Arts and Humanities People and Community

Lecture looks at fishing and the fusion of food

Sam Sifton, food editor for The New York Times, and chef Norman Van Aken shared their views about South Florida’s culinary abundance and highlighted the environmental issues in how we harvest and prepare our food.
Matheson Lecture Series

From left, Cristina Favretto, head of special collections at UM Libraries, moderated the discussion between Sam Sifton, food editor for The New York Times, and chef Norman Van Aken. Photo: Vanessa Carreño Valle/University of Miami

The inaugural presentation of the Finlay B. Matheson Lecture Series kicked off Thursday evening at the Kislak Center in the Otto G. Richter Library, with a focus on food and the environment. 

The series was created to honor the achievements of Matheson, a local environmentalist, activist, and protector of marine habitats. 

“Tonight, we are highlighting two aspects of our collection: culinary history and the strong environmental focus,” said Cristina Favretto, head of special collections and librarian professor, in opening the discussion. “We have the perfect people to take you on a journey.” 

New York Times food editor Sam Sifton and chef Normal Van Aken were the featured guests, and they shared their ideas and experiences about South Florida’s culinary bounty and the environmental concerns inherent in how we gather and prepare our food. 

Sifton, the founding editor of NYT Cooking, the newspaper’s subscription service cookbook and cooking guide, underlined the importance of sustainable fishery and the process in which it is harvested for commercial use.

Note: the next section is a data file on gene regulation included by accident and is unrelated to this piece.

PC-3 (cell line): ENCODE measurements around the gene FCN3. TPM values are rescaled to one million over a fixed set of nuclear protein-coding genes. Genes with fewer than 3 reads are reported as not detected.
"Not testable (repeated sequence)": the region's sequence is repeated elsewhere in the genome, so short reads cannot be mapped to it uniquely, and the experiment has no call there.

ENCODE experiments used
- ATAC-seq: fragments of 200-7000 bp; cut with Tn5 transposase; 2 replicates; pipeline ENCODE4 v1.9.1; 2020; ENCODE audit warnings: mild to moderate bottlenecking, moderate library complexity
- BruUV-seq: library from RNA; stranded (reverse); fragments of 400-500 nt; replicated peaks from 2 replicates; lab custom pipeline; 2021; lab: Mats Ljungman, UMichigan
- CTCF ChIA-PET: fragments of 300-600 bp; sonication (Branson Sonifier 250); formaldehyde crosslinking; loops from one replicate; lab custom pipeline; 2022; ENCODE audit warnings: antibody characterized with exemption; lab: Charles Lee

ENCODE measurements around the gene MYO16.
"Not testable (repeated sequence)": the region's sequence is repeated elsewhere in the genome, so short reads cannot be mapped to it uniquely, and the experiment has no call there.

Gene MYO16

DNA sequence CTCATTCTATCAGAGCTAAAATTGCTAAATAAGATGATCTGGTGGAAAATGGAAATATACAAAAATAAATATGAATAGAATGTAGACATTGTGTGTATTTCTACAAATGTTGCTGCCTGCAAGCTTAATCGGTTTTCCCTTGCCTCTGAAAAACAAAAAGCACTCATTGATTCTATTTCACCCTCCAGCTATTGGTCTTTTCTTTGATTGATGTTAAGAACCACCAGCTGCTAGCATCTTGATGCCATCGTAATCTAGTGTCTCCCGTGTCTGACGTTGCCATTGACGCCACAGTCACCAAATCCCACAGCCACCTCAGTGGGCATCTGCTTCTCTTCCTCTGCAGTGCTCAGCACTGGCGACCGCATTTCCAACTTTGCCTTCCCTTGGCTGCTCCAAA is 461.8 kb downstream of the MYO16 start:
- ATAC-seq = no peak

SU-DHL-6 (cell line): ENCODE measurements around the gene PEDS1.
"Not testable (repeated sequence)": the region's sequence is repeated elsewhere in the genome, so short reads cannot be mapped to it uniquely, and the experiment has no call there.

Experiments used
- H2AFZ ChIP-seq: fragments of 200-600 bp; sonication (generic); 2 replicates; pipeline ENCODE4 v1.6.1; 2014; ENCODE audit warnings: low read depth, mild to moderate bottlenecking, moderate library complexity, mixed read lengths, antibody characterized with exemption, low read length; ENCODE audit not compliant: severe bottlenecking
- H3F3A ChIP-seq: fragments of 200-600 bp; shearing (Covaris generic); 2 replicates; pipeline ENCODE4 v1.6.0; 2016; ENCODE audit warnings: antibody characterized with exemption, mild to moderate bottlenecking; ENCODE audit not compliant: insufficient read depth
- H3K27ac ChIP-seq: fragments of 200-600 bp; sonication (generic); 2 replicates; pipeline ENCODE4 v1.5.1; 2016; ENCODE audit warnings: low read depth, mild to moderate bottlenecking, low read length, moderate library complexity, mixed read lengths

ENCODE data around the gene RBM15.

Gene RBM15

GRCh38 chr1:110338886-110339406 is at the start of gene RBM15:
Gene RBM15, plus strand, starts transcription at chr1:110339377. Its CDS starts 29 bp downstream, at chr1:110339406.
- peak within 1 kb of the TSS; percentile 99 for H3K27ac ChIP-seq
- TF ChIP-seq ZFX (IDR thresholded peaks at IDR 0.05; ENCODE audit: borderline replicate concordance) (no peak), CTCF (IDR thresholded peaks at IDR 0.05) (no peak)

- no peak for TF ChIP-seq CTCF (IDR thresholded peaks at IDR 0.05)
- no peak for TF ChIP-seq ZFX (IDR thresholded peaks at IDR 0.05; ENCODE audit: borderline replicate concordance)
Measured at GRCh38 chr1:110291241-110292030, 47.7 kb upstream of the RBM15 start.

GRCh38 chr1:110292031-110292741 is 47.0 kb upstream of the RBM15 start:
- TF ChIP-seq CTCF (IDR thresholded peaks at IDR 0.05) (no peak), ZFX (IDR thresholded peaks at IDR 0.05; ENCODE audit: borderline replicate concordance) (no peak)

“If you’re complaining about the cost of seafood, go fishing,” said Sifton. “Try to get the fish yourself. It’s a brutally difficult task and a dangerous one for the fishermen. I don’t think bluefin tuna should be sold but since it is, it should be sold at a premium.” 

Creator of the term “fusion” in the cooking world, Van Aken, who began his career in Key West during the 1980s, shared how much the food industry has changed for professionals and home cooks alike. But he pointed out that authenticity still reigns supreme as immigration continues to blur the lines of American food. 

“All good food is fusion food if done correctly,” said Van Aken. “This is the sort of thing that I believe makes it impossible to be bored with food,” he added, pointing out that the mixture of cultures creates a great blend of cuisines. 

Sifton and Van Aken both agree that the access to better food, like farm to table ingredients, has changed for the better over the past 50 years. 

The lecture series, hosted by Special Collections at the University of Miami Libraries, uses materials—in this case, some traditional family cookbooks were among the items—that focus on South Florida to launch points for lively conversations.